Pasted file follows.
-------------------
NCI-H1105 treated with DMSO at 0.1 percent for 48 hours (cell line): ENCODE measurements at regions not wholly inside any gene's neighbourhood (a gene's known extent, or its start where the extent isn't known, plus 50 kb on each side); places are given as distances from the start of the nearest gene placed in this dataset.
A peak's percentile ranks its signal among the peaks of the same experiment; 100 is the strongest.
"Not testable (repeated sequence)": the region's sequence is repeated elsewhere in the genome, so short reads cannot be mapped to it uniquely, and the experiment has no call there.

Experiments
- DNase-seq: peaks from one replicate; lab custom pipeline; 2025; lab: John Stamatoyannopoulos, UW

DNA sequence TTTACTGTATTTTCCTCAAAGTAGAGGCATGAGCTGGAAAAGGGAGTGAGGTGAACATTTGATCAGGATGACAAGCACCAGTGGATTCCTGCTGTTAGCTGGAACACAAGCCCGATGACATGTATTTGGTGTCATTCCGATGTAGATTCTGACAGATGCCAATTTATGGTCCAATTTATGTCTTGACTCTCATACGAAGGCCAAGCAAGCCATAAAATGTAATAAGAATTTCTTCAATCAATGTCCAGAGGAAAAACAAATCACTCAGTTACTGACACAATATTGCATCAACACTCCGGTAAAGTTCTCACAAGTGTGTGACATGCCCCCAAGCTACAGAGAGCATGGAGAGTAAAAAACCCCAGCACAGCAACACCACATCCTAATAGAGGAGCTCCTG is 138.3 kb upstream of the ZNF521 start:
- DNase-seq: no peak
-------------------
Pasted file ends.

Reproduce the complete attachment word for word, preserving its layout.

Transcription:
NCI-H1105 treated with DMSO at 0.1 percent for 48 hours (cell line): ENCODE measurements at regions not wholly inside any gene's neighbourhood (a gene's known extent, or its start where the extent isn't known, plus 50 kb on each side); places are given as distances from the start of the nearest gene placed in this dataset.
A peak's percentile ranks its signal among the peaks of the same experiment; 100 is the strongest.
"Not testable (repeated sequence)": the region's sequence is repeated elsewhere in the genome, so short reads cannot be mapped to it uniquely, and the experiment has no call there.

Experiments
- DNase-seq: peaks from one replicate; lab custom pipeline; 2025; lab: John Stamatoyannopoulos, UW

DNA sequence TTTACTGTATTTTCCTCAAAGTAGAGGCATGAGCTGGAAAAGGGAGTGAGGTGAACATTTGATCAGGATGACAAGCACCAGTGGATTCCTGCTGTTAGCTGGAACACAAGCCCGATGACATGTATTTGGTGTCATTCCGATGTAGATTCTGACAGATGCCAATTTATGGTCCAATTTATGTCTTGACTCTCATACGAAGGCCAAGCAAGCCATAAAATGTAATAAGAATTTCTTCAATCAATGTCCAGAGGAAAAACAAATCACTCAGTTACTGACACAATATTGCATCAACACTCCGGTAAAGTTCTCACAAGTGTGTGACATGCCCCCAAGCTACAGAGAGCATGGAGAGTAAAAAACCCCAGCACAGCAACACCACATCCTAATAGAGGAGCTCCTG is 138.3 kb upstream of the ZNF521 start:
- DNase-seq: no peak